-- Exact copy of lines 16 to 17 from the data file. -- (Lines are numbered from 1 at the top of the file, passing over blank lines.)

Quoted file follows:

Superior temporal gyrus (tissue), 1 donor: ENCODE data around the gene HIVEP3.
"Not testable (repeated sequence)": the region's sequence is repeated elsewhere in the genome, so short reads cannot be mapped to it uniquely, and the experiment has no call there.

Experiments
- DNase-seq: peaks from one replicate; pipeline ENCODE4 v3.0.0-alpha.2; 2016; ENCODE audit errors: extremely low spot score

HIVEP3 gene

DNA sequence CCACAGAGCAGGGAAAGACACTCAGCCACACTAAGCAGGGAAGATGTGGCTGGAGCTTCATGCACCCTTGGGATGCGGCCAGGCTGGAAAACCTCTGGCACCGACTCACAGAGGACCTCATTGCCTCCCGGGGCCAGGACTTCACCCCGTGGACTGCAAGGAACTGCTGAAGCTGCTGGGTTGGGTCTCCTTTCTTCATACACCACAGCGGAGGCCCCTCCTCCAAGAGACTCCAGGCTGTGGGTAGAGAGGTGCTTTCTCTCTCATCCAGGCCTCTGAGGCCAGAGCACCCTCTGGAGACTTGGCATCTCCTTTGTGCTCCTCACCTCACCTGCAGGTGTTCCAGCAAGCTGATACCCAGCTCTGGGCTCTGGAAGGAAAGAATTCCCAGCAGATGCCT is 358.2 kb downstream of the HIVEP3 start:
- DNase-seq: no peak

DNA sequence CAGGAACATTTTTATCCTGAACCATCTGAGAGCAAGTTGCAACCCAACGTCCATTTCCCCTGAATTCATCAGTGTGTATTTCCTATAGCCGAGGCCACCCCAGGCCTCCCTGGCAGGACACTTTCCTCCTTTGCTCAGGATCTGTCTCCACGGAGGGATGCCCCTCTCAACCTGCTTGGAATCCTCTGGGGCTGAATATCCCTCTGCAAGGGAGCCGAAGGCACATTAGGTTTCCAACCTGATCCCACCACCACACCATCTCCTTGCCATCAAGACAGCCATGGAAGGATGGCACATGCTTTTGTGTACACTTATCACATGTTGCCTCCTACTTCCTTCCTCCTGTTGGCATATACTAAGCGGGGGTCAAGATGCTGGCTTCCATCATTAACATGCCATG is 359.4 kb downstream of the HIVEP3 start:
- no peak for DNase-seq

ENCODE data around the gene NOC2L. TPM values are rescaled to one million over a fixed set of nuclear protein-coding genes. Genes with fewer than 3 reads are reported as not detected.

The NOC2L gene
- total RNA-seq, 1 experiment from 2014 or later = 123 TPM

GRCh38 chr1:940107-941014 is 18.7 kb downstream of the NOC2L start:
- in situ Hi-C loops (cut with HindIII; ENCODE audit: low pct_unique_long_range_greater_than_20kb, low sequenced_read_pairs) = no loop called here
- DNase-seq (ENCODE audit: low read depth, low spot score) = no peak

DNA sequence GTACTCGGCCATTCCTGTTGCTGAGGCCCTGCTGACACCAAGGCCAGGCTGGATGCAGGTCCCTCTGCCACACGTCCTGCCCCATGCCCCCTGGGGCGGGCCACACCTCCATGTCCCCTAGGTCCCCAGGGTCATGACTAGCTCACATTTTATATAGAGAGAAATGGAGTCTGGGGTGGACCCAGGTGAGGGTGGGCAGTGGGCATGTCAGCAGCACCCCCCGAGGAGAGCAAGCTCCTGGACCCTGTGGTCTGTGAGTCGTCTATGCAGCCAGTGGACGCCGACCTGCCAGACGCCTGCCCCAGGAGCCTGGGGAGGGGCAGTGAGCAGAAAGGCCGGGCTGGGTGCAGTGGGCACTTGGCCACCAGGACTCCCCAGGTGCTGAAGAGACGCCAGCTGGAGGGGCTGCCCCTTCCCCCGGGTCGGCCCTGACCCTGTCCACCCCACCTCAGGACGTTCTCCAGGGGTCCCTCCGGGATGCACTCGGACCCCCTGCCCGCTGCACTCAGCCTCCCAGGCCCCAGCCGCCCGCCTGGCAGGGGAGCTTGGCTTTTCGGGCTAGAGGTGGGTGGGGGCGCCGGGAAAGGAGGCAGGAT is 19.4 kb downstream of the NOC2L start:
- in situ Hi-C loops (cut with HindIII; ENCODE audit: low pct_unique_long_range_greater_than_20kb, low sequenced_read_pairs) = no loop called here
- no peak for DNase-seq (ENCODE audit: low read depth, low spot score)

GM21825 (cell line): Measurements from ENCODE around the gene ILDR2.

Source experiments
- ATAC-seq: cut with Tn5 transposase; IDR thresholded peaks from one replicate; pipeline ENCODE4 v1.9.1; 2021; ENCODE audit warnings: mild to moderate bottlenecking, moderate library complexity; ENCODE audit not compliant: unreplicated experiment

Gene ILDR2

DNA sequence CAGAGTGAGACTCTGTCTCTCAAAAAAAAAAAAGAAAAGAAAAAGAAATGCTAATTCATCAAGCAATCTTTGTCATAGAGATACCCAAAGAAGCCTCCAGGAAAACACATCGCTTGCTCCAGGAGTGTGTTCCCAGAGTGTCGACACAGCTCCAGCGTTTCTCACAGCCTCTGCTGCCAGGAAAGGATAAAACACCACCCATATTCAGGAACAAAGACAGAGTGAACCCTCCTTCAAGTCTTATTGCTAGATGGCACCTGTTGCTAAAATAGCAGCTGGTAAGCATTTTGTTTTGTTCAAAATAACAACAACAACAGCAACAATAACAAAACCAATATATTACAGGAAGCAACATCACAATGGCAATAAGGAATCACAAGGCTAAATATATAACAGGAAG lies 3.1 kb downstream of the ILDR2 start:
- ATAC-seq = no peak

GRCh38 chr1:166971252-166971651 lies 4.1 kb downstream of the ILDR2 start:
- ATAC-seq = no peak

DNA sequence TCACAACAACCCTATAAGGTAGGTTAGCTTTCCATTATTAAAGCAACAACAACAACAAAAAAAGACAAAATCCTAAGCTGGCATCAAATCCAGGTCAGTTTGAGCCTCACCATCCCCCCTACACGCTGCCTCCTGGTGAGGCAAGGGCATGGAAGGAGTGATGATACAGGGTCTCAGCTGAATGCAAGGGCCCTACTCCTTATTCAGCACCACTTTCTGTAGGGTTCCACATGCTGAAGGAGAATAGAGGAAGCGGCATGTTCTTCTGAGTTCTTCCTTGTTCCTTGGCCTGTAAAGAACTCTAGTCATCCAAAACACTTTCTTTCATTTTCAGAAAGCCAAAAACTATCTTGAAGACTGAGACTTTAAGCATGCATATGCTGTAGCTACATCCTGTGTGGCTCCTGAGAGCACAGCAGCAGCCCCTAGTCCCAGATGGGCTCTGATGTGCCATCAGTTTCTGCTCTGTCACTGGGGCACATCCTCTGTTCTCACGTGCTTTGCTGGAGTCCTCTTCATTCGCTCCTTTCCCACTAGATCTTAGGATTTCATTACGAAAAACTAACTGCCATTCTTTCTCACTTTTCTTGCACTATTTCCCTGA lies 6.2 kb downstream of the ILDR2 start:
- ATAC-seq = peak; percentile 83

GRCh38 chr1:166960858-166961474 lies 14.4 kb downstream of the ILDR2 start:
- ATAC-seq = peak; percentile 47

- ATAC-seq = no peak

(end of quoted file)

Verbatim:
DNA sequence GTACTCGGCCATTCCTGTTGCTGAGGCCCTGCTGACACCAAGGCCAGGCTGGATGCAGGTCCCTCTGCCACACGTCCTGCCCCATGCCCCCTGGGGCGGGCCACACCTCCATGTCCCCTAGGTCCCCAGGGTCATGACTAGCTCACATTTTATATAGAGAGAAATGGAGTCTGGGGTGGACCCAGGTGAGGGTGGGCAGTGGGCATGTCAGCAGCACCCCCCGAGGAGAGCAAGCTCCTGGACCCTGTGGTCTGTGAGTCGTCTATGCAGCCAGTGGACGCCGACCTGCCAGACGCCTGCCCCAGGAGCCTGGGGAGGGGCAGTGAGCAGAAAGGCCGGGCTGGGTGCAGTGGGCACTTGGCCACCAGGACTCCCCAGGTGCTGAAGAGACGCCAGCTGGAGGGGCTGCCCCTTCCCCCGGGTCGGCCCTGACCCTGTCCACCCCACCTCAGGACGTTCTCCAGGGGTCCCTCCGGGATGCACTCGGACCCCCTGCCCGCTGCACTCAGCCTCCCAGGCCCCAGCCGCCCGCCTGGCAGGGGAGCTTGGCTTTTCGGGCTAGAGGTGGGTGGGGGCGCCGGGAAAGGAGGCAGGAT is 19.4 kb downstream of the NOC2L start:
- in situ Hi-C loops (cut with HindIII; ENCODE audit: low pct_unique_long_range_greater_than_20kb, low sequenced_read_pairs) = no loop called here